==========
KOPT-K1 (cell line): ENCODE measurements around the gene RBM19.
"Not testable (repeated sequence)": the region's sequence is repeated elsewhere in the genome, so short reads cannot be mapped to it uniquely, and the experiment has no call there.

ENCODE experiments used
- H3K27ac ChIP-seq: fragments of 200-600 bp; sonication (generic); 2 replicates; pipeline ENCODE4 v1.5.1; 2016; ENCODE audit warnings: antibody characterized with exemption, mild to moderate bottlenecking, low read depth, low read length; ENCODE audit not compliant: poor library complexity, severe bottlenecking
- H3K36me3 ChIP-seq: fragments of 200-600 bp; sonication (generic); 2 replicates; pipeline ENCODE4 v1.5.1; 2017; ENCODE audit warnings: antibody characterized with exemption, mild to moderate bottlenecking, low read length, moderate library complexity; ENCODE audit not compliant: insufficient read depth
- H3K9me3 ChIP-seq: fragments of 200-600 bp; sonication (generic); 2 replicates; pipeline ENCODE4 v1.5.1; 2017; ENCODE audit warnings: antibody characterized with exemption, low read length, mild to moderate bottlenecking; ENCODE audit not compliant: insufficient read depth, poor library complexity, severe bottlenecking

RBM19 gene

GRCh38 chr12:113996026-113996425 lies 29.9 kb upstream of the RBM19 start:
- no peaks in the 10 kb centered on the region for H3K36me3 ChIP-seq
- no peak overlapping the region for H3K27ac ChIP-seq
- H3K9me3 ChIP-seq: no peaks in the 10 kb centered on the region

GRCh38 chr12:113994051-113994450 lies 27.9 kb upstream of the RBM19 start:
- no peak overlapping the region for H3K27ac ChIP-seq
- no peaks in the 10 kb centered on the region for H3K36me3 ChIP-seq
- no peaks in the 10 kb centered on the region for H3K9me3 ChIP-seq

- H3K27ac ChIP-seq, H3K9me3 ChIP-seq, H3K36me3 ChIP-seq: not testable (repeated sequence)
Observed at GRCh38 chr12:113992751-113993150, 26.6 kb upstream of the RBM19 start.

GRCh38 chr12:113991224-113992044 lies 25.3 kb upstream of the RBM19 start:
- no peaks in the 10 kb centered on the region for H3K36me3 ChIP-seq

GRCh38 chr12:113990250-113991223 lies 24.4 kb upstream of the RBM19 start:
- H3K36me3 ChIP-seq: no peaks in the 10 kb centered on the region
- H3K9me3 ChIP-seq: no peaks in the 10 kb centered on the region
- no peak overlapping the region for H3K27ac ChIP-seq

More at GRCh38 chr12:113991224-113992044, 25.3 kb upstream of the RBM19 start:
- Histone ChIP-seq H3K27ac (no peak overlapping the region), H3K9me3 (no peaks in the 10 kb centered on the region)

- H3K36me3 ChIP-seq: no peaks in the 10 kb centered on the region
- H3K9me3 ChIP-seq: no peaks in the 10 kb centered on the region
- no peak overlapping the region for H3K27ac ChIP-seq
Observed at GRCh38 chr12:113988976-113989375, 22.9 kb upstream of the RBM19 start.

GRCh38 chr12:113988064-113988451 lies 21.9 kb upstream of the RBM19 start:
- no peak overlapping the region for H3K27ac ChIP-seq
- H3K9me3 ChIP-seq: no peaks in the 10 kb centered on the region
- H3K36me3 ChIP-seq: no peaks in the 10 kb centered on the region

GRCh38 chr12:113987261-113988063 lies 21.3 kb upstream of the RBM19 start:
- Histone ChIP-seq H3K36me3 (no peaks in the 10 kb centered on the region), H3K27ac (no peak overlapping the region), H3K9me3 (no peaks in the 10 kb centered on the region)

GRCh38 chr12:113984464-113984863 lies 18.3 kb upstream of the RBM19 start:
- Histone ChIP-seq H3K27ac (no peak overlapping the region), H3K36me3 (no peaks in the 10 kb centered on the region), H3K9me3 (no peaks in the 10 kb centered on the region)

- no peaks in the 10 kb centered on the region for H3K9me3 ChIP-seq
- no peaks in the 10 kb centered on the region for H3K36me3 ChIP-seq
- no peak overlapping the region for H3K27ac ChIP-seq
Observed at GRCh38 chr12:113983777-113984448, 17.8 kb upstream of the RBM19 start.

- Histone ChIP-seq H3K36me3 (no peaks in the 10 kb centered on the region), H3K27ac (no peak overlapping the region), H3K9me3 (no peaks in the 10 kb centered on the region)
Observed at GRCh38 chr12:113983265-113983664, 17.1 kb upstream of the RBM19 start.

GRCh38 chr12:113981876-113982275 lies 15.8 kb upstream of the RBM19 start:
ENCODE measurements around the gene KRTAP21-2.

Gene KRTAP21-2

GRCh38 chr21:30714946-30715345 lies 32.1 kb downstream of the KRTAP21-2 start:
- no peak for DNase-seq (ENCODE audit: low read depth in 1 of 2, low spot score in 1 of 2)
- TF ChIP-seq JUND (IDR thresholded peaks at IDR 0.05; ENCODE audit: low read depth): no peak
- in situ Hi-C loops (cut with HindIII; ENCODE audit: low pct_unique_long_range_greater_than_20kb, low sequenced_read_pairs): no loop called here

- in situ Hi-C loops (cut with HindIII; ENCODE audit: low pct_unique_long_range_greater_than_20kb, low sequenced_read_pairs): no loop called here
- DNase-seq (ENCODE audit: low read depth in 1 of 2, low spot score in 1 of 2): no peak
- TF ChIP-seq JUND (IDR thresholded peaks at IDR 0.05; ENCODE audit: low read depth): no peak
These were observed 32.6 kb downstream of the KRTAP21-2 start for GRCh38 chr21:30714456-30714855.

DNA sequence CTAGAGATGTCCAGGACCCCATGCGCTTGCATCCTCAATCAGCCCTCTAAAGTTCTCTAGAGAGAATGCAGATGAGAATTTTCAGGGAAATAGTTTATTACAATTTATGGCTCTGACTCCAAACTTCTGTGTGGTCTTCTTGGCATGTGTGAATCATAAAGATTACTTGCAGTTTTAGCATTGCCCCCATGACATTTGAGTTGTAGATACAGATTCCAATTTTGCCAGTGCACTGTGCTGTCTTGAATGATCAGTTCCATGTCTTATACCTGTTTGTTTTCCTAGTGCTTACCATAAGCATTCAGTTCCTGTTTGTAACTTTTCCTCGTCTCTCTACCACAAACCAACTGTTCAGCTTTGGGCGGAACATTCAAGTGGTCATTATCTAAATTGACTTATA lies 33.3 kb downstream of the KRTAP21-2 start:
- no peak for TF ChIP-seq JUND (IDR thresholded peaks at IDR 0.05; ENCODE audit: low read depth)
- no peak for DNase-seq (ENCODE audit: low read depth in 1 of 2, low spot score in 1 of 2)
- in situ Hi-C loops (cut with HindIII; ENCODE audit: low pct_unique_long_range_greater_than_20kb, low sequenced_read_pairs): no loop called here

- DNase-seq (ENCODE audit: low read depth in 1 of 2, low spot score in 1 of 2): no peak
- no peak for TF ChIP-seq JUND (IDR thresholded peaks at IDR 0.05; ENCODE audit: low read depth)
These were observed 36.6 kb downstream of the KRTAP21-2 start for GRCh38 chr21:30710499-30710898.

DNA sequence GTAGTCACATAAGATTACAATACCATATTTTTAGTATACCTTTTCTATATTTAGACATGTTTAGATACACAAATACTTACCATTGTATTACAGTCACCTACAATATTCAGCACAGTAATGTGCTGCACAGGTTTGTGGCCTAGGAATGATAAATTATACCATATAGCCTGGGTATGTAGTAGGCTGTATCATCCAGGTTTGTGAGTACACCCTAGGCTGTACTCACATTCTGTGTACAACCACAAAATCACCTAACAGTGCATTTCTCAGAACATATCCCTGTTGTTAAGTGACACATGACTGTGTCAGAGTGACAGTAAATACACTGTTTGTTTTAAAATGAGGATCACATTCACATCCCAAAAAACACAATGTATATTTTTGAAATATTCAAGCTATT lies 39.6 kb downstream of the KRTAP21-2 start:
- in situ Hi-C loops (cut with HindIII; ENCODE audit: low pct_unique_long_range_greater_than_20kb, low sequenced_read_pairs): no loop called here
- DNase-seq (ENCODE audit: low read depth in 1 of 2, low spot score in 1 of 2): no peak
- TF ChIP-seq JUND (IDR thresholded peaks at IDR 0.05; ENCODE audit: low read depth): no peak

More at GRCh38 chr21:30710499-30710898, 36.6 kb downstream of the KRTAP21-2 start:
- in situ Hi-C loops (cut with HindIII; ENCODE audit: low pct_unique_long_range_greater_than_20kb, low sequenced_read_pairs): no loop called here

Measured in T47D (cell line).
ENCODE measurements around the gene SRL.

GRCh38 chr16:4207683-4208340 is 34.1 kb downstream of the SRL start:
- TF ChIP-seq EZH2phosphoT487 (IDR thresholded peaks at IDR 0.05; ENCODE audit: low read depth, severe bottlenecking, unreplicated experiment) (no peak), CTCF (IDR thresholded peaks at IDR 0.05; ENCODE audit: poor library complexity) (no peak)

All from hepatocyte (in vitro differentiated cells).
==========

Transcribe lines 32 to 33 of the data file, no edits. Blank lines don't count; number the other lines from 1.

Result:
- H3K9me3 ChIP-seq: no peaks in the 10 kb centered on the region
- H3K36me3 ChIP-seq: no peaks in the 10 kb centered on the region